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Cattle market looking positive

The cattle and beef markets appear to have many factors working in favour of higher values in the latter half of 2013. Low feedlot inventories and contracting meat production will occur while the U.S. economy moves into full-fledged expansion which should result in stronger prices for fed cattle.

Feedlots are currently carrying feeder cattle that were purchased approximately $20/cwt below year-ago levels and with lower feed grain prices in the fall period, we could see significant equity rebuilding in the feedlot sector. This will take some time to trickle down into the replacement market but feeder cattle prices are expected to trend higher throughout the fall.


The overall economy will likely move into a major inflationary period over the next year as energy prices continue to climb higher. Equity markets are near record highs and there has been a tremendous amount of wealth made over the past year, which bodes well for consumer spending and beef consumption into the winter of 2013.

Alberta and Saskatchewan on feed numbers have been running three to five per cent below year- ago levels throughout the fall period. There is potential for a sharper year-over-year decline in the latter half of 2013 due to stronger feeder cattle exports to the U.S. Canadian feeder cattle and calf exports to the U.S. were running 61 per cent above last year from January 1 to June 29. Year-to-date Canadian beef production is running 10 per cent behind last year and this trend is projected to continue for the rest of 2013.

U.S. on-feed inventories as of June 1 were also down three per cent in comparison to June 1, 2012; July and August surveys are expected to show a similar year-over-year decline. Despite the lower on-feed numbers, beef production is coming in larger than earlier anticipated due to heavier carcass weights. Second-quarter beef production for 2013 was actually higher than last year and third-quarter production will only be marginally lower. The market moves into a major supply change in the final quarter of 2013 and first quarter of 2014. The supply situation appears to favour higher prices in the fed market from October through December.

I’ve mentioned in previous articles that the demand equation will be the main influence on the market structure moving forward. September and early October is a period seasonal low beef demand as restaurant traffic moves through a lull. However, retail consumption and restaurant traffic picks up in November and stays strong to the end of the year. I’m projecting this pattern again this year along with the macro environment, which will encourage overall beef consumption.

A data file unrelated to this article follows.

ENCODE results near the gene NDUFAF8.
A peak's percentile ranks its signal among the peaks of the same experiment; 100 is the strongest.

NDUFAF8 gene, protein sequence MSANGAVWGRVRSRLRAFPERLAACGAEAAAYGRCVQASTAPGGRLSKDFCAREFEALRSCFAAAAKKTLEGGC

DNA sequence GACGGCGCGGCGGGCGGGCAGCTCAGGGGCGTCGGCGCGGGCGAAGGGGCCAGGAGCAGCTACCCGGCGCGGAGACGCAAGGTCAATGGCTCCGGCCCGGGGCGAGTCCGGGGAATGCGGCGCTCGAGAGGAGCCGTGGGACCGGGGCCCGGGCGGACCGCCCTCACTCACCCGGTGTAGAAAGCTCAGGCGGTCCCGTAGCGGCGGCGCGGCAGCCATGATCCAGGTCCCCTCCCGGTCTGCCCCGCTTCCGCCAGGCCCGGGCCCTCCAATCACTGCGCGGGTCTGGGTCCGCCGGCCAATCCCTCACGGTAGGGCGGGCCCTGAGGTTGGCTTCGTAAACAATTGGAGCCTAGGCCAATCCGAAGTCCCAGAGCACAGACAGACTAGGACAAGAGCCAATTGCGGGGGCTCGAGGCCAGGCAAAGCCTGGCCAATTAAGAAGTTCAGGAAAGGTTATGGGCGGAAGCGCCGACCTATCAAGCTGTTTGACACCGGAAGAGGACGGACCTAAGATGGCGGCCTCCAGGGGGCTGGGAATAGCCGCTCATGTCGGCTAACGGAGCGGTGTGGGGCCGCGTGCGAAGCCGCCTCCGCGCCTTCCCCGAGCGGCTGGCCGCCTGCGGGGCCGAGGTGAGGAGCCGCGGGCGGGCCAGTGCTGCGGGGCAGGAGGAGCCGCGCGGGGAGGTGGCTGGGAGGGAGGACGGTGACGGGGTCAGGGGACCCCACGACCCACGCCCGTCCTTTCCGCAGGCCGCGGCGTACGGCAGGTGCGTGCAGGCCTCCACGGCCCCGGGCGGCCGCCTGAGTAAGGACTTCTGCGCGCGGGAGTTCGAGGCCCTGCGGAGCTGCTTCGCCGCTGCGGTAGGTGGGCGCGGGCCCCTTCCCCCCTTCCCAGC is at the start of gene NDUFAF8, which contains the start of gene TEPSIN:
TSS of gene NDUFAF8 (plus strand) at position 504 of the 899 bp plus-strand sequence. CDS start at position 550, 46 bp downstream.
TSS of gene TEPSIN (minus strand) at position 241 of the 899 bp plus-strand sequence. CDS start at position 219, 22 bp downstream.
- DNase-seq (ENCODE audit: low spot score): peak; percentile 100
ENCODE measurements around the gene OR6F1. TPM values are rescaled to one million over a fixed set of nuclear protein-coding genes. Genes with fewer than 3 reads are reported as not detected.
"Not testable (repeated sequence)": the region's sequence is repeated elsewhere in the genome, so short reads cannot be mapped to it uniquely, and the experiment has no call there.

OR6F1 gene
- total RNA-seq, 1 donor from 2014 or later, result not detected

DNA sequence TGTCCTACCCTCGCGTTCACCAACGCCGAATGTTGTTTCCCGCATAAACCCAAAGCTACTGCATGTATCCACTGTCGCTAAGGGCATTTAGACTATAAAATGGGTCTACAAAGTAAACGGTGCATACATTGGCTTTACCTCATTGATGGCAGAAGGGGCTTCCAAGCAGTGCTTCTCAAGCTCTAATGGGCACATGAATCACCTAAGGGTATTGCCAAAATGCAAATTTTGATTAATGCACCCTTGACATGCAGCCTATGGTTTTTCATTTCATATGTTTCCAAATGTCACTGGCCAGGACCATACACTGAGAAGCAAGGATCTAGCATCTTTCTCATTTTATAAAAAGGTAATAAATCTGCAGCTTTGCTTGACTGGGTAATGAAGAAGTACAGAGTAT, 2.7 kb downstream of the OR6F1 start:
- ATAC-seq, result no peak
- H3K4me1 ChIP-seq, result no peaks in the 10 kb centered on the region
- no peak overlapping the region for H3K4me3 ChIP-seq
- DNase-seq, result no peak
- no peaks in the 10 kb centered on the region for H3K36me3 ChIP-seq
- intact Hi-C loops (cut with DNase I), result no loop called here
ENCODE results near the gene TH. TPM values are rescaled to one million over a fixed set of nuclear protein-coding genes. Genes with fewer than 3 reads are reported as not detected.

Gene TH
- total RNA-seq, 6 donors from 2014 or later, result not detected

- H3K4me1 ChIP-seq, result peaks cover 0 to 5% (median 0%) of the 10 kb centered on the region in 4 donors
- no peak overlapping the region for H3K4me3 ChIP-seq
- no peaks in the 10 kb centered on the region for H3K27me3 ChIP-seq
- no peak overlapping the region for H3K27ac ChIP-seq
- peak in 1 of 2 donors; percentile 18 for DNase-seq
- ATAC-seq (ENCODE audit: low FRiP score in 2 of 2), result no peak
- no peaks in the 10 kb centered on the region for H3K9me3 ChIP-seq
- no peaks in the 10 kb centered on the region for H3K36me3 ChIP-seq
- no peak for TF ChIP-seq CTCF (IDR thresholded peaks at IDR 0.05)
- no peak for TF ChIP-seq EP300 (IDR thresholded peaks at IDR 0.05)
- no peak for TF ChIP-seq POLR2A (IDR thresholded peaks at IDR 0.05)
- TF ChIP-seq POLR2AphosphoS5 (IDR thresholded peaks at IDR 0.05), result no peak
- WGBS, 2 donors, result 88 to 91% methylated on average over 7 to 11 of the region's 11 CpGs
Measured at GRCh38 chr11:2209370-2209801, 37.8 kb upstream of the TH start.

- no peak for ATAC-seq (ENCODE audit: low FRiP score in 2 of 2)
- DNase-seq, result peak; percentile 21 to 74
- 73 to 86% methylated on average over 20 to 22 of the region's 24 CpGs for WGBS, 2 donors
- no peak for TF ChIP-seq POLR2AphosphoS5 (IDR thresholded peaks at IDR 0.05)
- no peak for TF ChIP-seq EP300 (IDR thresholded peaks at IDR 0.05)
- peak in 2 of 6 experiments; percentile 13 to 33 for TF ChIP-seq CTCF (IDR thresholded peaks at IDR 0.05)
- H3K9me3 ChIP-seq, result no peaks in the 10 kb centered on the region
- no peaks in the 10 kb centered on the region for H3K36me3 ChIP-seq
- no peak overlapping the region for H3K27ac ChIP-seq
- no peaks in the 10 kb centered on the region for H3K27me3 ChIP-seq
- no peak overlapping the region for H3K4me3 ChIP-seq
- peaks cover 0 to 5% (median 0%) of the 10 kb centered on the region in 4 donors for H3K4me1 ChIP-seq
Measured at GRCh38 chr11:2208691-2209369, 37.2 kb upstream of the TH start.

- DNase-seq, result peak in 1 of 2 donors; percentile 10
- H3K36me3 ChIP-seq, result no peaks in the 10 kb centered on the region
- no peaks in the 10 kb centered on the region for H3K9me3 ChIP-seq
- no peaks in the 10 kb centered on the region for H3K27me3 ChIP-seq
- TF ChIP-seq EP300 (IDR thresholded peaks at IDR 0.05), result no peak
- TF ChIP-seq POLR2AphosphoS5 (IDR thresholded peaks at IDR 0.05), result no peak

USDA data shows at-home food spending in May down 3.9 per cent from May 2012 while away from home food spending was up a measly 2.5 per cent. Official data is not available for June and July but I’m expecting at-home and away-from-home food spending to be slightly higher than last year during the summer months. This marginal year-over-year increase will continue into early fall but in November and December, as at-home food spending is expected to jump five per cent over 2012 while away-from-home food spending could be up 10 to 12 per cent. This should result in record-high wholesale beef prices which will translate into stronger fed cattle prices.


The U.S. economy is moving into a full-fledged expansionary phase unlike what we have seen in the past. Consumer confidence is at a five-year high and unemployment levels are expected to drop under the psychological-hump of seven per cent in the final quarter of 2013. Housing prices have jumped 10 per cent over last year making Americans feel more wealthy and with equity markets at all-time record highs, consumer spending is projected to increase in the final quarter of 2013 and first quarter of 2014 enough to stimulate a sharper jump in economic expansion. Interest rates are poised to strengthen and crude oil prices could reach $120 per barrel in the fall period as U.S. crude inventories decline. This will support the equity and cattle markets, which are all highly correlated during expansionary phases of the economy.


Feeder cattle prices have been trading $20/wt to $30/cwt below year-ago levels throughout the summer. Auction barns in Western Canada have been extremely quiet making the replacement market ill defined. Given the overall environment in Western Canada, we look to the U.S. market for price discovery and indications for the fall period. In early July, the USDA reported 740-lb. steer calves sold for $156.25 for October delivery in Billings Montana. Given the exchange rate and freight spread, this would make these cattle near $170/cwt in the Lethbridge area. In the U.S. Southern Plains, calves under 500 pounds are trading at $200/cwt for October delivery and heavier cattle weighing around 800 pounds are trading near record highs for fall feedlot placement. This provides a strong indication that feeder cattle will move through a fundamental price adjustment, which is due to the projection for abundant feed grain supplies. Given the crop conditions to date for U.S. corn and Canadian barley, there is potential for record crop size, which will keep feed grain prices under pressure throughout the fall period. †

About the author


Jerry Klassen

Jerry Klassen is manager of the Canadian office for Swiss-based grain trader GAP SA Grains and Products Ltd. and also president and founder of Resilient Capital, a specialist in commodity futures trading and commodity market analysis. He can be reached at (204) 504-8339 or visit his website at



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